UPTOWN — Community members are plotting their defense of a historic building in an Uptown Tax Increment Finance district that a developer said has no place in his $220 million proposal for luxury housing.
That won’t save it from the wrecking ball if the community and Ald. James Cappleman (46th) support the current Montrose/Clarendon TIF district plan by JDL Development, which calls for between $26 million to $32 million in TIF funds.
Advocates of the historic building, however, want the building preserved and re-used in some fashion.
So far, the pro-Cuneo group — Friends of Cuneo — has about five members but hopes to grow soon, according to Jonathan Fine, executive director of Preservation Chicago. He said that the Uptown residents who form Friends of Cuneo reached out to him after he spoke in support of the building at a 46th Ward Zoning and Development Committee meeting on Jan. 28.
"I'm more hopeful now than I have been in the last year and a half,” Fine said, noting that Cuneo has been on the chopping block before under other proposals that never panned out.
Friends of Cuneo is particularly upset with the prospect of TIF dollars being used to destroy something they think has historic landmark potential and could be used in myriad ways as a community resource. Member Melanie Eckner said the developer "seems pretty open to stuff."
"But I'm not sure the zoning and development process has been rigorous enough to really address the issues," she said. "I feel that the process needs to be slowed down so people can actually review it."
There were two community meetings held near the end of 2012 that preceded the Jan. 28 meeting. The 46th Ward office said at least one more zoning and development meeting would take place on Feb. 25 before the community could take an advisory vote on the project and put the ball in Cappleman and the city's court for next steps.
Eckner is calling for a full site evaluation of the building, something she said should happen with any TIF district project that would affect an architecturally significant development.
Eckner said that,"Uptown deserves to preserve," the building, because, "that's our money," and that TIF dollars should go toward saving, not destroying the structure.
“How,” she asked, “will this project help us meet the goals of achieving sustainability, preserving our architectural legacy, and giving something of lasting good to the largest number of community members?”
Eckner had almost a dozen suggestions, including making the building an Uptown historical museum, a community center, a senior housing complex or intergenerational daycare. Fine has suggested “workforce housing,” with below market rent affordable to artists, teachers, food service workers and others who work in the area but can’t afford to live here.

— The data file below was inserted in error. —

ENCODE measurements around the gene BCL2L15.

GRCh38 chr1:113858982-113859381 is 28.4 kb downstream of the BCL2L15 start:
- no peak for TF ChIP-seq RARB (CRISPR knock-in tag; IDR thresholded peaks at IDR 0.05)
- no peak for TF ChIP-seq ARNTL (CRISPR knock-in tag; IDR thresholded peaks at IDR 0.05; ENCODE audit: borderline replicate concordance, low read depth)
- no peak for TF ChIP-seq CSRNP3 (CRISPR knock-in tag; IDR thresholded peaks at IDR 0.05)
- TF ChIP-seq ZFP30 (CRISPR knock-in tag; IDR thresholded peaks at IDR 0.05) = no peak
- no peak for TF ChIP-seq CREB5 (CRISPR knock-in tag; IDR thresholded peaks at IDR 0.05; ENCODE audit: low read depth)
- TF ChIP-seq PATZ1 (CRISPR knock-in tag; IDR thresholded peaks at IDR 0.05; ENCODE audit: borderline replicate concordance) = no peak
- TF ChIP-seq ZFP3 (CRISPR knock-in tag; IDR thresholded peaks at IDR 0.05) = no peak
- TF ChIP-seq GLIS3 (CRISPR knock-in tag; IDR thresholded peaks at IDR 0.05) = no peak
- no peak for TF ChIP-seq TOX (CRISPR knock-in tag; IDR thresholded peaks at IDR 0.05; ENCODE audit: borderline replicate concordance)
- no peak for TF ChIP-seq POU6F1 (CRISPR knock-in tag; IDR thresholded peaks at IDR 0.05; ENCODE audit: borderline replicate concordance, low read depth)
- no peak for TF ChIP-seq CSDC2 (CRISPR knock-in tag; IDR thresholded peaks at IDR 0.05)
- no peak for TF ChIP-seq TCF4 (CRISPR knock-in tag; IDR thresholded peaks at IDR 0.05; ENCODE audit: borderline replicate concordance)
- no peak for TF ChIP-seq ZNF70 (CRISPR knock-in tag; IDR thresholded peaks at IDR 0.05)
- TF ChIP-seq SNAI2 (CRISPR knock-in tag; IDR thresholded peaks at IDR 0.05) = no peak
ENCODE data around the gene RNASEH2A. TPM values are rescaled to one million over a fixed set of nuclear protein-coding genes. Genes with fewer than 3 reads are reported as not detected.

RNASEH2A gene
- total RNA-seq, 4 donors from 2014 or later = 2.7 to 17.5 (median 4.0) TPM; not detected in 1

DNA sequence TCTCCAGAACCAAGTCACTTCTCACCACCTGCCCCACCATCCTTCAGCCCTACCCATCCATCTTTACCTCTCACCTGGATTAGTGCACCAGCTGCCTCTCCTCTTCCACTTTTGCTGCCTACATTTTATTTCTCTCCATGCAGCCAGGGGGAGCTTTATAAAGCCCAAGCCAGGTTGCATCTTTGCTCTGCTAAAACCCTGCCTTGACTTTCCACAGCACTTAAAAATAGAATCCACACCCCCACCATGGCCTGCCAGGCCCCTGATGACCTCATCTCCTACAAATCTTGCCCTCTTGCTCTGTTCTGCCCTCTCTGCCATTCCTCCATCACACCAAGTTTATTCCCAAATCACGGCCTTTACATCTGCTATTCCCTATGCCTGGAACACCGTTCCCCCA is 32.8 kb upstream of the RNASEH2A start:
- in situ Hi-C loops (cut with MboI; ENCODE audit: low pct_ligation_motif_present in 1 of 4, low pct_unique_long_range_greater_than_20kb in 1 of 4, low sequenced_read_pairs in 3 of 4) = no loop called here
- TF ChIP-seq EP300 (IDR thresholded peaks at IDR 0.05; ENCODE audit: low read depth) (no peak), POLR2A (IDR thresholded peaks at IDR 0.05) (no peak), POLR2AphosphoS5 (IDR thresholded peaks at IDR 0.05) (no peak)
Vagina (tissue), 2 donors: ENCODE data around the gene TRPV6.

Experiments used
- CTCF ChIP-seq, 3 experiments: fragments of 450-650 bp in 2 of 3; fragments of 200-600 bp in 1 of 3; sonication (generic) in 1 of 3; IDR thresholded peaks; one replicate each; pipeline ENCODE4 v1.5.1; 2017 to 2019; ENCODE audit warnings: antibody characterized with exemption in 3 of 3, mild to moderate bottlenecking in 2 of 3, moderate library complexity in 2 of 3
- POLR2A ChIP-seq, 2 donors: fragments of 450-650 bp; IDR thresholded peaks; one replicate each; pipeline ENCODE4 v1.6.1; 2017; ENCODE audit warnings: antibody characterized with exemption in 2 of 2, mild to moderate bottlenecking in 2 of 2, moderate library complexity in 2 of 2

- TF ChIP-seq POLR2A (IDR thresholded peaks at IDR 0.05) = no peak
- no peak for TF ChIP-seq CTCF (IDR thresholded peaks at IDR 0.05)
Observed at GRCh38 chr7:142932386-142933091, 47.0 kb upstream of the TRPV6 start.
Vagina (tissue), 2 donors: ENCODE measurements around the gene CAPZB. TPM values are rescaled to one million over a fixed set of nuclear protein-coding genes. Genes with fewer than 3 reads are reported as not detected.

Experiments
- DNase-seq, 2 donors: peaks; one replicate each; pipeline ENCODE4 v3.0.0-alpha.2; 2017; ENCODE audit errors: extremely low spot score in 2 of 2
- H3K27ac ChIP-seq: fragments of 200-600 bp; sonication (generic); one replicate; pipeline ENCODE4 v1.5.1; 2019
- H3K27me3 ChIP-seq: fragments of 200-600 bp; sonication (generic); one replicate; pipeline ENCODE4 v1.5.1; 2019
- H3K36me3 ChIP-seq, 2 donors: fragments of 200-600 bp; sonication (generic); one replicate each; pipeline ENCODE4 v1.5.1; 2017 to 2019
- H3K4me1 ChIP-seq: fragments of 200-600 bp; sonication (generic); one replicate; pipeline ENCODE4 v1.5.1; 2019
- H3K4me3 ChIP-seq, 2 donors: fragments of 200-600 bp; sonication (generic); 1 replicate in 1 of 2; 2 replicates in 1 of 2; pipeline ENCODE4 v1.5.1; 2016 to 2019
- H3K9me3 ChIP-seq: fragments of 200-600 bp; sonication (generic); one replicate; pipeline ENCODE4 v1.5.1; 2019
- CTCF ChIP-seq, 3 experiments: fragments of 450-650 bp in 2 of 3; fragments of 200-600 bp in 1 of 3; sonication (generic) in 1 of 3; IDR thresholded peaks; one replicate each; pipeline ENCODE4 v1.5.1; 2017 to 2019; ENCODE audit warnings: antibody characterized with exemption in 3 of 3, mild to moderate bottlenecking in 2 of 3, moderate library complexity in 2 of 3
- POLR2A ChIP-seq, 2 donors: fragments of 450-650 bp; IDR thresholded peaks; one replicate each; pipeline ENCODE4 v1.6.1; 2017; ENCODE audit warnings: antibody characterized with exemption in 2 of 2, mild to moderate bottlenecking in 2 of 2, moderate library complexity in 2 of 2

Reusing a current building might come at a cost but it is friendlier to the environment to recycle the building rather than tear it down, Fine and Eckner said. Friends of Cuneo planned to meet Saturday to discuss how to raise more support for their cause in the community, and to flesh out ideas about reuses of the building.
But JDL President James Letchinger said Cuneo is in bad shape and that he "doesn't see a use for it that makes sense in context of what neighborhood wants."
Some community members have said they want the building destroyed and the resulting space used for a one-story restaurant. Others want the land razed and passed off to the park district.
Clarendon Park Neighbors Association President Janis Tiffin said finding the money to reuse the building would be "very difficult in these times." Alyssa Berman-Cutler, president of economic development organization Uptown United, said, "Unless there is an entity who is ready take [Cuneo Hospital] over and to be a user of it, we are not advocating for its preservation."
Both Tiffin and Berman-Cutler sit on the 46th Ward Zoning and Development Committee.
Cappleman did not return calls for comment about Cuneo, but his chief of staff, Tressa Feher, said it was her understanding that "the roof has serious damage that has caused extensive water intrusion." Feher has previously pointed out that the building currently has no landmark status protections on it.
Architect Edo Belli designed the building, which opened in 1957 as a women's and children's hospital. It is a Mid-Century modernist work with a roof line likened to an artist's palette, an example of Belli's whimsical but contemplative designs. Preservation Chicago said the designs helped introduce fresh concepts to Chicago's Roman Catholic architecture.
Fine has said that Mid-Century Modern architecture "is a very under appreciated architectural genre," sometimes overlooked by passersby because "it's an architectural movement that was based on minimalism."
He acknowledged that the building has been neglected but said it "can easily be rehabbed and turned back to its community for another generation of useful life.”
"Let's talk about the facts: this a publicly subsidized development. They're talking about using millions of TIF dollars," Fine said. "The question is: a historic building that has a viable reuse — why should taxpayer dollars be used to bulldoze this into a landfill?"